In 2010, a new government and a new secretary of state for education decided to expand the academies scheme and introduce something new - Free Schools. The new academy legislation allows existing state schools, initiailly with an outstanding rating, to opt out of LEA control and to be given all of its budgets. They become, in effect, mini businesses funded by the state, still free to all pupils but with far greater control over things like admissions and what they teach! As this coincided with a squeeze on funds lots of schools jumped on the bandwagon. In reality it has been a nightmare, without the money from all schools LEAs have lost economies of scale and staff, whilst schools are finding they are having to buy in things like payroll and HR.

At the same time Gove (our secretary of state for education) decided parents needed more freedom in the types of schools and so introduced legislation to allow anyone that fancied the right to open a school free from any state interference but funded by the state. Now anyone with half a brain (and half a brain would be a real improvement for Gove) could see that apart from a few middle class parents in areas with poorly performing schools (such as Toby Young the champion of free schools and one of the first wave of free schools) the people this would most appeal to were nutters with an an agenda to spread their nuttiness. Religious nutters from extremely odd creationist sects, Steiner followers who believed the weird writings of some hippy, Yogis and peddlers of all sorts of whacky woo ideas. And that is how it has been, which was why the original legislation allowing free schools to teach pretty much what they wanted had to be moderated to exclude creationism!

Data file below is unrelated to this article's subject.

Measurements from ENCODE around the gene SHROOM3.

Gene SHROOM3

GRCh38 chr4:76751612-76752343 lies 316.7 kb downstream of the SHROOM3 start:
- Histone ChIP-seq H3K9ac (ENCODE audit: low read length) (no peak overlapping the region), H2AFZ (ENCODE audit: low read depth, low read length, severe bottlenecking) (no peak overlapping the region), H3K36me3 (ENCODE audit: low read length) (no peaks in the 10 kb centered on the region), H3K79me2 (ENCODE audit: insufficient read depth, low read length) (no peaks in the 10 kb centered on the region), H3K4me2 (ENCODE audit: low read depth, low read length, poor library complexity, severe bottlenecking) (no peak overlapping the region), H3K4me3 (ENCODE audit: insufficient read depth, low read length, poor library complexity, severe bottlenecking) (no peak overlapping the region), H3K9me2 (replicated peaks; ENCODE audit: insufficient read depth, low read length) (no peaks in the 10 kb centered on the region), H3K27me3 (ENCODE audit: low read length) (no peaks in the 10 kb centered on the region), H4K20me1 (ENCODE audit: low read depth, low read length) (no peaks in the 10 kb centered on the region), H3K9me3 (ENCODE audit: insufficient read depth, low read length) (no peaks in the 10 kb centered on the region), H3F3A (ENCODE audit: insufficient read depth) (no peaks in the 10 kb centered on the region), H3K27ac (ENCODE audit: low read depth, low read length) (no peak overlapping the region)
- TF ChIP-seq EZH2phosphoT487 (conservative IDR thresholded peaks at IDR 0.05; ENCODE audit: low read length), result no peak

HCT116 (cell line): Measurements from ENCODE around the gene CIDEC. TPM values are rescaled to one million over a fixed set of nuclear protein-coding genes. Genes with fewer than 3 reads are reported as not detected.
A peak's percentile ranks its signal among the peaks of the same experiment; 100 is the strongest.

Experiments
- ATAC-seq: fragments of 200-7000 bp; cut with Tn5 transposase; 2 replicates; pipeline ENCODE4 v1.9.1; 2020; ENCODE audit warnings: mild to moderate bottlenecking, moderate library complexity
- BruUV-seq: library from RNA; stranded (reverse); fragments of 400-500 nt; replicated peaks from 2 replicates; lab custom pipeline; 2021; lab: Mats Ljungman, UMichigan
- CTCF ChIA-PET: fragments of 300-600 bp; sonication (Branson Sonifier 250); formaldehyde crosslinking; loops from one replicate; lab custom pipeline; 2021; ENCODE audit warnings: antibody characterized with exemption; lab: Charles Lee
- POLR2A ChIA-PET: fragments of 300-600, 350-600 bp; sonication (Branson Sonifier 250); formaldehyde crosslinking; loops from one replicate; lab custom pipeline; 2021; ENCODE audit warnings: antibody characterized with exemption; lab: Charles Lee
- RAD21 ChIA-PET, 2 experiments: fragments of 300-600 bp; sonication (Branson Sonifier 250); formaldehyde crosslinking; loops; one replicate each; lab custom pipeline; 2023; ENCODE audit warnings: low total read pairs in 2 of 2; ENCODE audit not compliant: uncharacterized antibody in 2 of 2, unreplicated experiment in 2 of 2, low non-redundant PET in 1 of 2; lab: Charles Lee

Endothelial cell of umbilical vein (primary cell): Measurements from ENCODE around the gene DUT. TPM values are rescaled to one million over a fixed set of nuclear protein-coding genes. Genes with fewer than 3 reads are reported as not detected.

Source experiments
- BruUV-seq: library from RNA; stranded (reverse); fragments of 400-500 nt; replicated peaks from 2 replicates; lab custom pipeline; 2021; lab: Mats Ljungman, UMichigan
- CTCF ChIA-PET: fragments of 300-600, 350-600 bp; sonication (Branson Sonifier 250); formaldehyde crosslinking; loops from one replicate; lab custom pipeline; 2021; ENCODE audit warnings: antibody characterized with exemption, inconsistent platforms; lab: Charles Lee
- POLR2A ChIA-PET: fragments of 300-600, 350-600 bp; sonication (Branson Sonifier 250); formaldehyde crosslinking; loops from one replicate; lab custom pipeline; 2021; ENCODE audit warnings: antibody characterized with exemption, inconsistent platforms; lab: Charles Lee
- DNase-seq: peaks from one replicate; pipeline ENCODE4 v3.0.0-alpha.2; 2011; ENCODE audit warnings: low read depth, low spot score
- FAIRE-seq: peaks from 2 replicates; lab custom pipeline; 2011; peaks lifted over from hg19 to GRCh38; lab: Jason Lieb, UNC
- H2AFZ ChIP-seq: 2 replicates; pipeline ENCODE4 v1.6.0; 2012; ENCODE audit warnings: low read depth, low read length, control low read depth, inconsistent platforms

And how popular are these free schools, free by and large to teach whatever they want with taxpayers money? Not very. Every survey of parents has found that what they want are good, local, normal schools! Not yogic schools or overtly religious schools or strange Steiner ideas, just a better version of what they had, teaching normal subjects. And the free schools that have managed to fill their places? They are the ones that are like schools! Like Toby Youngs free school. Gove was just too thick to understand that parents didn't want choice they wanted opportunity.

So free schools and academies are not private (yet) but are supposedly free to teach what they want. Academies will in all probality remain as they are, being staffed by existing teachers. They will probably attempt to improve their intake by avoiding poorly behaved or special needs pupils but will most likely continue to educate. Free schools? Who knows, they are a real gravy train. Whilst our real schools lose funds hand over fist they are handed money to build completely new and untried schools. Largely run by people with little or no experience. Many are struggling to fill all their places. An expensive experiment with horrendous consequences for the children that have to attend.

Wed, 13 Jun 2012 10:53:57 UTC | #947175